Instead of doing the usual American Halloween rituals this year – walking a haunted trail or watching horror movies – I opted to join Watermark’s Historic Ghost Walk in downtown Annapolis. I’m not one to actively search for a way to scare myself in celebration of All Hallow’s Eve, but I do love history, so I figured I’d hop on the tour and learn a little about Annapolis. Seeing that the city’s history spans over 350 years, it comes as no surprise that many believe the brick-laden streets, tight alleyways, and centuries-old buildings are occupied by more than merely the souls of the living.
William Paca House
With an open mind (I’m not completely convinced ghosts and their haunted houses exist) I joined the tour led by “Squire” Richard Hillman – dressed to the nines in his 18th-century attire and carrying a candle lantern. Our tour group of about ten set out to explore Downtown Annapolis in search of ghosts, stopping at the City Dock, the Brice House, the William Paca House, the Harwood-Hammond House, the Maryland State House, the Governor’s Mansion, St. Anne’s Church, and a few other historic buildings along the way.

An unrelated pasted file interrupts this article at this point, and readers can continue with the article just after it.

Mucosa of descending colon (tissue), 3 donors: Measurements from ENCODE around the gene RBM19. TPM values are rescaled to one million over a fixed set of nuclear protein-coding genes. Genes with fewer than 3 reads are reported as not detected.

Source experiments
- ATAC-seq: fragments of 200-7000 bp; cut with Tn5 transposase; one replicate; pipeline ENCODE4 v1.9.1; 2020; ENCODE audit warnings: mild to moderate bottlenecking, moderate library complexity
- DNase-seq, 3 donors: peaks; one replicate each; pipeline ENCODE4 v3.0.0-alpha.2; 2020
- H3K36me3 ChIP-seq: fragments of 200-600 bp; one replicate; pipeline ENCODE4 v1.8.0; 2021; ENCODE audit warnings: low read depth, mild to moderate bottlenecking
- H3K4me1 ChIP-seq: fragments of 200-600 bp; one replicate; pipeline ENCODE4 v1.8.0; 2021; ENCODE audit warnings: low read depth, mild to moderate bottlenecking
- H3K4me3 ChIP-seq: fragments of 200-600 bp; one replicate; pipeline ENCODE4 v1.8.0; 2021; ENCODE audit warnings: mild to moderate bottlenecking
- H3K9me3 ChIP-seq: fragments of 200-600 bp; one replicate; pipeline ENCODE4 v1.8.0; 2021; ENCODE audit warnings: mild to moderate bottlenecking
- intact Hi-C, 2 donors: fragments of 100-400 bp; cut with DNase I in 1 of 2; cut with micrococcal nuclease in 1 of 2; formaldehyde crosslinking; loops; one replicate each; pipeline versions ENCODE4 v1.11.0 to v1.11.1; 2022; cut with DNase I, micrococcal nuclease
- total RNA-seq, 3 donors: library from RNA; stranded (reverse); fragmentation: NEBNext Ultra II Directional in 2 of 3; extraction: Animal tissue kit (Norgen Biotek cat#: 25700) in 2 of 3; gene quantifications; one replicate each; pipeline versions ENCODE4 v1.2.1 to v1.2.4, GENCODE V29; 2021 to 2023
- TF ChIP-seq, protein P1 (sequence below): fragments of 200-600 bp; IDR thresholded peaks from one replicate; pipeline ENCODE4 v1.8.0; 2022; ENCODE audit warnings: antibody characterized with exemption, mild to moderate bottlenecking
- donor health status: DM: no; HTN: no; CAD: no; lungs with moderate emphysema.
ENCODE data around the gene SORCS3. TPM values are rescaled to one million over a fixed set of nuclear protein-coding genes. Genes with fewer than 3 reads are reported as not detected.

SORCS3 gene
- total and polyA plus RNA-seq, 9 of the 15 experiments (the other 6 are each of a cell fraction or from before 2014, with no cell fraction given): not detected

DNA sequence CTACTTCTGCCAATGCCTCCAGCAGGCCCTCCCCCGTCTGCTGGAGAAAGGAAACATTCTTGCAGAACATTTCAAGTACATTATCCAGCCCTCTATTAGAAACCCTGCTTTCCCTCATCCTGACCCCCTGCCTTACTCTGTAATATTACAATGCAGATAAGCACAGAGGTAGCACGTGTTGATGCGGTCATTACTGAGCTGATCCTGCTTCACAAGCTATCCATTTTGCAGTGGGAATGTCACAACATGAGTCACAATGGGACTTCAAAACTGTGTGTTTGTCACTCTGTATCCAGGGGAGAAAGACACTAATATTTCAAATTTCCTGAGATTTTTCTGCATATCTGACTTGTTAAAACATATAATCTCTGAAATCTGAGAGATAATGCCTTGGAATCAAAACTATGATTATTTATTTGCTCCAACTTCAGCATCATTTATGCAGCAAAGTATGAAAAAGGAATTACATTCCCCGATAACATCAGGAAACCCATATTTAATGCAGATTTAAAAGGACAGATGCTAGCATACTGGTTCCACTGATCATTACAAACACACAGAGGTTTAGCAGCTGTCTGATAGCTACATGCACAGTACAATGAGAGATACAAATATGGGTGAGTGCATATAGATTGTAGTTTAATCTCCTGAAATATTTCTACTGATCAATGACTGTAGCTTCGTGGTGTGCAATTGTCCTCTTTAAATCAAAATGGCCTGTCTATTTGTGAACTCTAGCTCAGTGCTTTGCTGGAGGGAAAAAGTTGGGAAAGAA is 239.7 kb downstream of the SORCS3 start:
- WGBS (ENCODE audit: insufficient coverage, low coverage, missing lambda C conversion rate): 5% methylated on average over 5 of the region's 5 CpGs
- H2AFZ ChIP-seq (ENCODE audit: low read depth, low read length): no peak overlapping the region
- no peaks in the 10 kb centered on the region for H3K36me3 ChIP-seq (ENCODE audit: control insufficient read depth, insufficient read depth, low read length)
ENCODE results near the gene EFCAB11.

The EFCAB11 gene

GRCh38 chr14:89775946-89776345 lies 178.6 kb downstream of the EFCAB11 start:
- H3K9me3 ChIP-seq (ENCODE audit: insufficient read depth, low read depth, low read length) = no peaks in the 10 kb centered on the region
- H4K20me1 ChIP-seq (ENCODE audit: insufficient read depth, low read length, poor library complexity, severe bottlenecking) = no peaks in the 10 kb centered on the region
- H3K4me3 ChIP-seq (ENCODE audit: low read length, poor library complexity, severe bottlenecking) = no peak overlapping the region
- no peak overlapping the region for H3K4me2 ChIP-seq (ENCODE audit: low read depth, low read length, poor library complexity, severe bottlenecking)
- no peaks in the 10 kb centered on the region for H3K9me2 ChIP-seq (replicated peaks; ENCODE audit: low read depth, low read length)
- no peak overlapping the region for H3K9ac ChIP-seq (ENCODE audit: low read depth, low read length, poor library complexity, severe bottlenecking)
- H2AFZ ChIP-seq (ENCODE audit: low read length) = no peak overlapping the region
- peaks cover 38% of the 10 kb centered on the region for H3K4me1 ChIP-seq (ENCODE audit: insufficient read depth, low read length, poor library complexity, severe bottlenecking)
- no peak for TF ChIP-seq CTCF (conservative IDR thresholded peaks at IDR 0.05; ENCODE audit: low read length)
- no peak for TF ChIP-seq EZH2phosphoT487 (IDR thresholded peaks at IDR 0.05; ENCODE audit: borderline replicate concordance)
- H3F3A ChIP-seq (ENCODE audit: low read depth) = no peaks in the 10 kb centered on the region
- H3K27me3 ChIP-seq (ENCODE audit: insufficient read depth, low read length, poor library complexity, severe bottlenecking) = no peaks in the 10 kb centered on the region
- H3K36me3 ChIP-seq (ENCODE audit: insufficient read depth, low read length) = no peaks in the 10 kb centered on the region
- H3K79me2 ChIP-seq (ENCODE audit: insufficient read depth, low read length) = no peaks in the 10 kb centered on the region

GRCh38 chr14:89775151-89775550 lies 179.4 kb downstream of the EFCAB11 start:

Squire Hillman laid out the history of each site as well as the historical descriptions of the streets on which they were located. Brimming with a wealth of esoteric knowledge concerning Annapolis' history and spirits, he explained each episode that led to the sites’ being deemed “haunted.” From incidents that occurred in the 1700s to ghoulish encounters as recent as 2006, our fearless, expert Squire described each enigmatic episode in full detail. We listened to stories of drowned watermen, ghosts of servants, haunting mistresses, and colonial homeowners whose souls apparently never left their houses.
I kept a watchful eye on the windows of the buildings, hoping to catch a glimpse of some shadowy figure looking down on our group with wicked intentions. It never happened. We were led through the Paca House – the only site we entered – as I did my best to conjure a ghost showing his/herself; waiting for a cold, invisible hand to brush my shoulder or an apparition to float across a hallway. That never happened either.
Though Squire Hillman didn’t solidify my belief in ghosts or haunted houses, his knowledge of Annapolis and his ability to tell a story were fantastic. I’ve been on a few tours of Annapolis’ historic buildings but this one was easily the most informative and interesting. During the ninety-minute tour, Squire Hillman covered the historical importance of Annapolis’ first residents, the significance of the city’s colonial architecture and, of course, the mysterious accounts of ghosts within the walls of some of Annapolis’ oldest structures.
This was a different and interesting way to get into the Halloween spirit, and I’d recommend Watermark’s Ghost Walk to ghost-chasers and history buffs of all ages. Only $22 for adults and $14 for children ages 3-11, it’s a great, spooky tour for the whole family.
Photos courtesy of Watermark